Poet Richard Blanco on 'How to Love a Country'

On the Why We Write podcast: One of America's most popular poets, Richard Blanco explores family, place, and his Cuban-American identity with his latest book.

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Episode notes

Richard Blanco is the fifth presidential inaugural poet in U.S. history—the youngest, first Latino, immigrant, and gay person to serve in such a role. In this interview, he speaks with former Boston Poet Laureate Danielle Legros Georges during a visit to campus this spring.

Born in Madrid to Cuban exile parents and raised in Miami, the negotiation of cultural identity and place characterize Richard's body of work. He is the author of the poetry collections Looking for the Gulf Motel, Directions to the Beach of the Dead, and City of a Hundred Fires; the poetry chapbook Boston Strong and more. His latest book of poems, How to Love a Country, both interrogates the American narrative, past and present, and celebrates the still unkept promise of its ideals. He has also authored the memoirs The Prince of Los Cocuyos: A Miami Childhood and For All of Us, One Today: An Inaugural Poet’s Journey.

Richard Blanco visited campus as part of our Strauch-Mosse Lecture Series. Watch the full lecture on our Facebook page.

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  • Transcript

    Announcer: This is Why We Write, a podcast of Lesley University. Each week we bring you in conversations with authors from the Lesley community to talk about books writing and the writing life. On today's episode, Lesley faculty member and former Boston Poet Laureate Danielle Legros Georges speaks with Richard Blanco, who recently visited our campus.

    Richard was the presidential inaugural poet for Barack Obama and the youngest, first, Latino immigrant and gay person to serve in that capacity. A Cuban-American engineer turned poet, he is the author of a memoir and a number of books of poetry including this year's How To Love A Country. Without further ado, here's his conversation with Danielle.

    Danielle Legros Georges: Richard Blanco, happy National Poetry Month.

    Richard Blanco: Happy National Poetry Month to you too. [chuckles]

    Danielle: Thanks.

    Richard: The cruelest month as I'd say. [laughs]

    Danielle: Yes, it is. Thank you for being with us at the Lesley MFA Program. You have recently published a book entitled How to Leave a Country (sic). This is hot off the presses, and there's a poem in it that I find poignant, and I hope you wouldn't mind reading it and then we could talk about it a little after.

    Richard: Sure. That Como tú. I want to say something that's really funny because it's How to Love a Country, but I say the same thing all the time, How to Leave a Country, which maybe we can get into later. [laughs]

    Danielle: Did I say "how to leave a country"?

    Richard: Yes.

    Danielle: No. [crosstalk]

    Richard: I do that all the time, because I think there's something subconscious. Because in a way the book is about how to deal with how not to leave the country and how to leave it all the rest. [laughs]

    Danielle: Wow.

    Richard: It's funny. [crosstalk] exactly. I got myself to like-- and I wrote the thing. I've done it a few times. This poem was dedicated to the DACA DREAMers and all our nation's immigrants. Basically, I arrived here when I was 45 days old in my mother's arms and I've always identified with the dreamers and that sense of-- luckily as a Cuban exile immigrant, I had special status, I was documented and all that, but I often pause to think, "What if someone were to make me go back to Cuba, because it's not even really sort of going back. A place that's certainly maybe a cultural home, but it's not my country per se." This is a conversation within, and empathy and then camaraderie and then compassion. It begins with a epigraph by Roque Dalton, who's a Salvadoran poet and it says,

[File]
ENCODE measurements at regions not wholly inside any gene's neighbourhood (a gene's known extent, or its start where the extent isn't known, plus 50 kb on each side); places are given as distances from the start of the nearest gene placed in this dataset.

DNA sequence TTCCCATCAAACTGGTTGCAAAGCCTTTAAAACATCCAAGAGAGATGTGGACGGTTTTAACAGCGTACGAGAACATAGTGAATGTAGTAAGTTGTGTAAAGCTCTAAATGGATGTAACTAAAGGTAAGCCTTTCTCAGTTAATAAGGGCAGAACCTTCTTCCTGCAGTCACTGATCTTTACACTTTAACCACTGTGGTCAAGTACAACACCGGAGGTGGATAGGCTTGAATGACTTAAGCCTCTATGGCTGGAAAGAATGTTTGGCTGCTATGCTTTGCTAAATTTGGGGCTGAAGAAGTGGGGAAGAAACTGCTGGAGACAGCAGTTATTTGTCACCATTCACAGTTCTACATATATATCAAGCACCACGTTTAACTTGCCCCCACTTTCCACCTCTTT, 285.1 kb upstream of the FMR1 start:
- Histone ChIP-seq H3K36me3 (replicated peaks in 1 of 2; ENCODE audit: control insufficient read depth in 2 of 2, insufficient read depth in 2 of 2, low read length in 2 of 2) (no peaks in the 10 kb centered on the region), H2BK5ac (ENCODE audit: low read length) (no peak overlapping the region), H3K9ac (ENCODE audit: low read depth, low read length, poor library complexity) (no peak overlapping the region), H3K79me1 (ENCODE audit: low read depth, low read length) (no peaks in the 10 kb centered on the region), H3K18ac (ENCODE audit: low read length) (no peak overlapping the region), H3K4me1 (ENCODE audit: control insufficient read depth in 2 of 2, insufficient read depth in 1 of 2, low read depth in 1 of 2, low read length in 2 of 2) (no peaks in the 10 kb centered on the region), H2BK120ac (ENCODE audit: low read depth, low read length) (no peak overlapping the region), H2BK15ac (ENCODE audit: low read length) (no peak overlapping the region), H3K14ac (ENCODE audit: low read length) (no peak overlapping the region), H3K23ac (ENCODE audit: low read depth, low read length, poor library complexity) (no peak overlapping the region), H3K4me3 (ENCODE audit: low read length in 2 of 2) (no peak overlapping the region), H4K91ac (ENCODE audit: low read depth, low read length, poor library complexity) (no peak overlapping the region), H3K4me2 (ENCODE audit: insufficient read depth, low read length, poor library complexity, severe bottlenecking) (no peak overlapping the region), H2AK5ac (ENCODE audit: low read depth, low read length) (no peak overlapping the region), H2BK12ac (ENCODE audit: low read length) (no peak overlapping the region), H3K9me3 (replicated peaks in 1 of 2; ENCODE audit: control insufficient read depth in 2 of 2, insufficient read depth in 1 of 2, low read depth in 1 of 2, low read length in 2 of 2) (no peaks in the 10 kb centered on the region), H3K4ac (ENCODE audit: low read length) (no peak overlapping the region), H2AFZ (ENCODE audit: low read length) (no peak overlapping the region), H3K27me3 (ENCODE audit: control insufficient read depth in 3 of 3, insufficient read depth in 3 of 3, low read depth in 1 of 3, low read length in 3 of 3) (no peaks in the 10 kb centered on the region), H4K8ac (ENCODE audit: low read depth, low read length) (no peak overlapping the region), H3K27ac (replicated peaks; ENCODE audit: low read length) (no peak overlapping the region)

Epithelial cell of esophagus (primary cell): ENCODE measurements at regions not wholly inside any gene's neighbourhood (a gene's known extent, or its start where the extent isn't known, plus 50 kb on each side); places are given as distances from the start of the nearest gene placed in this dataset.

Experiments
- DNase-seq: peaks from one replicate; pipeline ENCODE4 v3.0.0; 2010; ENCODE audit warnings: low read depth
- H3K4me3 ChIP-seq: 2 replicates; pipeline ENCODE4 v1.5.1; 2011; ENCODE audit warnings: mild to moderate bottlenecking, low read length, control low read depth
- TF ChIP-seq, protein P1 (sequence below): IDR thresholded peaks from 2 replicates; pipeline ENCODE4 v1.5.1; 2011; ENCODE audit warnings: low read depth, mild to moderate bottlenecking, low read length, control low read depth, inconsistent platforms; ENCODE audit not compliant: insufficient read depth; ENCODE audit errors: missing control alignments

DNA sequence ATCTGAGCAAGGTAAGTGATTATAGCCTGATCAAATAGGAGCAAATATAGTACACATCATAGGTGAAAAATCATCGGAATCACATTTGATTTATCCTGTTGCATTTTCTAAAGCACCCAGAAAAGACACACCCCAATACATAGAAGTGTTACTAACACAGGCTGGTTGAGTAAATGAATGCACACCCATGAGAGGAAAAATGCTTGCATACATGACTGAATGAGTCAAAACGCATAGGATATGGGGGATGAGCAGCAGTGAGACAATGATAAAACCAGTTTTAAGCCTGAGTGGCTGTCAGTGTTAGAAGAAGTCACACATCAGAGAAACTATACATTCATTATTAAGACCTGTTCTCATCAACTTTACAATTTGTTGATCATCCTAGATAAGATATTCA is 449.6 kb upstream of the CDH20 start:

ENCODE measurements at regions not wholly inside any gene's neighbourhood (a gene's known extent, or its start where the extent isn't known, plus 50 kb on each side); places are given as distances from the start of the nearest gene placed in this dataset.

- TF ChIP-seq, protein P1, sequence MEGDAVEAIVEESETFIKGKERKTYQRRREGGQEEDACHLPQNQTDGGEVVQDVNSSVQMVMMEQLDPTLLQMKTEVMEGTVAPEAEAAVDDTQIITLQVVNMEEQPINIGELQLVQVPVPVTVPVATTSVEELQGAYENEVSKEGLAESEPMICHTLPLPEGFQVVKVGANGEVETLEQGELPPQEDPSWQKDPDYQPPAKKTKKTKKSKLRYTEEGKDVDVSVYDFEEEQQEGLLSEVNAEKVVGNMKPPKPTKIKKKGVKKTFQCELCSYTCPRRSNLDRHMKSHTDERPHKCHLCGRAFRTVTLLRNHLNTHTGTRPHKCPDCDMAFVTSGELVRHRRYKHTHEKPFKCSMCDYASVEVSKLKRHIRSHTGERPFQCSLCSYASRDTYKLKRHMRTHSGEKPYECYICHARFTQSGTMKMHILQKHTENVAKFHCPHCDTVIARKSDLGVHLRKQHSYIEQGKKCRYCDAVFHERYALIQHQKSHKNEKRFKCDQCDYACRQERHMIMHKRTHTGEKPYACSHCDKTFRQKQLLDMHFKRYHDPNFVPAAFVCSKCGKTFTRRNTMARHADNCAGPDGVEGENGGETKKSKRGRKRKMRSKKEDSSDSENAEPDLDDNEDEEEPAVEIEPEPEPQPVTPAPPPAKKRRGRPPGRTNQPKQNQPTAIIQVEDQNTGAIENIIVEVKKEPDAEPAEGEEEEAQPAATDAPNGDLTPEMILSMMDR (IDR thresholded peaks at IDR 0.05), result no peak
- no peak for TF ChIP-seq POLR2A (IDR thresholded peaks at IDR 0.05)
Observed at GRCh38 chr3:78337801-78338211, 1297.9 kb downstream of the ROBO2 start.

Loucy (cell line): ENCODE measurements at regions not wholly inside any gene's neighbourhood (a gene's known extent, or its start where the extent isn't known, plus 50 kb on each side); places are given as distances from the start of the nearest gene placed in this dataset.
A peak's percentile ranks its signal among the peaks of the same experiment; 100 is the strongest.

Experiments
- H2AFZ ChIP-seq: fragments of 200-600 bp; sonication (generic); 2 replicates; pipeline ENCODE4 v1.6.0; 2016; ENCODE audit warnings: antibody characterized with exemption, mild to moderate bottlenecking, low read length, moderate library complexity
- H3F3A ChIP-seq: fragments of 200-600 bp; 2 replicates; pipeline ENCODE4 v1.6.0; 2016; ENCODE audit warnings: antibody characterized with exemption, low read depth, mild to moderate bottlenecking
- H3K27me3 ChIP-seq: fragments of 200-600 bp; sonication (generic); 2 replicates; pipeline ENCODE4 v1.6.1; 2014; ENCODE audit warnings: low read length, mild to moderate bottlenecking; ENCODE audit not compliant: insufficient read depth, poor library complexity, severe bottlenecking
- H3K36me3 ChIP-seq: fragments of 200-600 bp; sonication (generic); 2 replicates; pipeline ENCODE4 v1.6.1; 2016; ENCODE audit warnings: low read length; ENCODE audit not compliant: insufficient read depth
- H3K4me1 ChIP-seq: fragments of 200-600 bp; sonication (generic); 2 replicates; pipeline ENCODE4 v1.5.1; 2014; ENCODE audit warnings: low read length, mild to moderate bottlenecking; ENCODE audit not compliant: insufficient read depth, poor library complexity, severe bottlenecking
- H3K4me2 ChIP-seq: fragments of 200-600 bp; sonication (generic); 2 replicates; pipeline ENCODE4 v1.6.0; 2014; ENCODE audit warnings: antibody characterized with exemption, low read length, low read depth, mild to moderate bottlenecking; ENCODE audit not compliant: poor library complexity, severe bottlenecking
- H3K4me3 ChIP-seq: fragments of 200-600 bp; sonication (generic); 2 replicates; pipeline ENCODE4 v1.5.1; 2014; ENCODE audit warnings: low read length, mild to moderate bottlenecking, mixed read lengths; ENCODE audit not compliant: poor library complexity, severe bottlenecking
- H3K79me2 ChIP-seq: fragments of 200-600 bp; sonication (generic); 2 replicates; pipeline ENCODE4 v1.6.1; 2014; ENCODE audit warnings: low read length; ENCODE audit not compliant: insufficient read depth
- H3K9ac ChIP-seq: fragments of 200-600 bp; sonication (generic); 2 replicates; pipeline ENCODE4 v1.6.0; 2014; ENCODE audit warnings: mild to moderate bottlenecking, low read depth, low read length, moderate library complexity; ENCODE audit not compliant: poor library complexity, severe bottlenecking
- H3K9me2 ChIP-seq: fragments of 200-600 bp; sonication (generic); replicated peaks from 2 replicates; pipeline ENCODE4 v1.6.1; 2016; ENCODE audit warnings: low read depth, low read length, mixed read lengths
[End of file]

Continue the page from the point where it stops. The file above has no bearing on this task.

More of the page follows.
mis venas no se terminan en mí

    sino en la sange unánime

    de los que luchan por la vida

    My veins don't end in me,

    but in the unanimous blood

    of those who struggle for life,

     

    Como tú, like you, like me.

    Como tú, I question history’s blur in my eyes
    each time I face a mirror. Like a mirror, I gaze
    into my palm a wrinkled map I still can’t read,
    my lifeline an unnamed road I can’t find, can’t
    trace back to the fork in my parents’ trek
    that cradled me here. Como tú, I woke up to
    this dream of a country I didn’t choose, that
    didn’t choose me—trapped in the nightmare
    of its hateful glares. Como tú, I’m also from
    the lakes and farms, waterfalls and prairies
    of another country I can’t fully claim either.
    Como tú, I am either a mirage living among
    these faces and streets that raised me here,
    or I’m nothing, a memory forgotten by all
    I was taken from and can’t return to again.

    Like memory, at times I wish I could erase
    the music of my name in Spanish, at times
    
I cherish it, and despise my other syllables
    clashing in English. Como tú, I want to speak
    of myself in two languages at once. Despite
    my tongues, no word defines me. Like words,
    I read my footprints like my past, erased by
    waves of circumstance, my future uncertain
    as wind. Like the wind, como tú, I carry songs,
    howls, whispers, thunder’s growl. Like thunder,